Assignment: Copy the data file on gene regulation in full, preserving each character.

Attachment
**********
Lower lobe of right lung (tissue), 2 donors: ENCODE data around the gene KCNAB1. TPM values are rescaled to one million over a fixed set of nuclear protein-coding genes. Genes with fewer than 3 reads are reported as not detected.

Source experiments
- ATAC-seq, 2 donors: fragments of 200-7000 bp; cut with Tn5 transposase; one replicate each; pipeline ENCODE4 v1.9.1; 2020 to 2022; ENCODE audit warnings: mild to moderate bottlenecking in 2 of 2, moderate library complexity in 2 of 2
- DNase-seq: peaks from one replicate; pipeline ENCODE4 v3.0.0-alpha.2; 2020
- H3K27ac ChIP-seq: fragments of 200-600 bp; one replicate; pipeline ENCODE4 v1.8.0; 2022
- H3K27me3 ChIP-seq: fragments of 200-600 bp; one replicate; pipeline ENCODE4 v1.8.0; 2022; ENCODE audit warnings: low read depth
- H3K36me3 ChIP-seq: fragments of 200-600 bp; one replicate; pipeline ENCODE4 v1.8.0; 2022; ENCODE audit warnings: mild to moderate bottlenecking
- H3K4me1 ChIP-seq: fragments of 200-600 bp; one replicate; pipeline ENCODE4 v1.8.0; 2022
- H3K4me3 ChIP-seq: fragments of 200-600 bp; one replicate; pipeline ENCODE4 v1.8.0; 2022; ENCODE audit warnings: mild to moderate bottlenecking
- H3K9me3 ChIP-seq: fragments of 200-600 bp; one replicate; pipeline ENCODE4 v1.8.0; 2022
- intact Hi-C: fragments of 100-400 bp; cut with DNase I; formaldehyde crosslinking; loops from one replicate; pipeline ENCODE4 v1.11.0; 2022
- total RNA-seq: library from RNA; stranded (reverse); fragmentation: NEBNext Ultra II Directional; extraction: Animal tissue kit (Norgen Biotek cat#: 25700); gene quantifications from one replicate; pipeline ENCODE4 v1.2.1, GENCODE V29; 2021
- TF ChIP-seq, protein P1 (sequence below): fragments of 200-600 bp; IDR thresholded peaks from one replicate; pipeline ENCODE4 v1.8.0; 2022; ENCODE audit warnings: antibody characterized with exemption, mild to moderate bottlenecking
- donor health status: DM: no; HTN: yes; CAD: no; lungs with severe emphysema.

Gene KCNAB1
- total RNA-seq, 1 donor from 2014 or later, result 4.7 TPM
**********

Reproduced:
Lower lobe of right lung (tissue), 2 donors: ENCODE data around the gene KCNAB1. TPM values are rescaled to one million over a fixed set of nuclear protein-coding genes. Genes with fewer than 3 reads are reported as not detected.

Source experiments
- ATAC-seq, 2 donors: fragments of 200-7000 bp; cut with Tn5 transposase; one replicate each; pipeline ENCODE4 v1.9.1; 2020 to 2022; ENCODE audit warnings: mild to moderate bottlenecking in 2 of 2, moderate library complexity in 2 of 2
- DNase-seq: peaks from one replicate; pipeline ENCODE4 v3.0.0-alpha.2; 2020
- H3K27ac ChIP-seq: fragments of 200-600 bp; one replicate; pipeline ENCODE4 v1.8.0; 2022
- H3K27me3 ChIP-seq: fragments of 200-600 bp; one replicate; pipeline ENCODE4 v1.8.0; 2022; ENCODE audit warnings: low read depth
- H3K36me3 ChIP-seq: fragments of 200-600 bp; one replicate; pipeline ENCODE4 v1.8.0; 2022; ENCODE audit warnings: mild to moderate bottlenecking
- H3K4me1 ChIP-seq: fragments of 200-600 bp; one replicate; pipeline ENCODE4 v1.8.0; 2022
- H3K4me3 ChIP-seq: fragments of 200-600 bp; one replicate; pipeline ENCODE4 v1.8.0; 2022; ENCODE audit warnings: mild to moderate bottlenecking
- H3K9me3 ChIP-seq: fragments of 200-600 bp; one replicate; pipeline ENCODE4 v1.8.0; 2022
- intact Hi-C: fragments of 100-400 bp; cut with DNase I; formaldehyde crosslinking; loops from one replicate; pipeline ENCODE4 v1.11.0; 2022
- total RNA-seq: library from RNA; stranded (reverse); fragmentation: NEBNext Ultra II Directional; extraction: Animal tissue kit (Norgen Biotek cat#: 25700); gene quantifications from one replicate; pipeline ENCODE4 v1.2.1, GENCODE V29; 2021
- TF ChIP-seq, protein P1 (sequence below): fragments of 200-600 bp; IDR thresholded peaks from one replicate; pipeline ENCODE4 v1.8.0; 2022; ENCODE audit warnings: antibody characterized with exemption, mild to moderate bottlenecking
- donor health status: DM: no; HTN: yes; CAD: no; lungs with severe emphysema.

Gene KCNAB1
- total RNA-seq, 1 donor from 2014 or later, result 4.7 TPM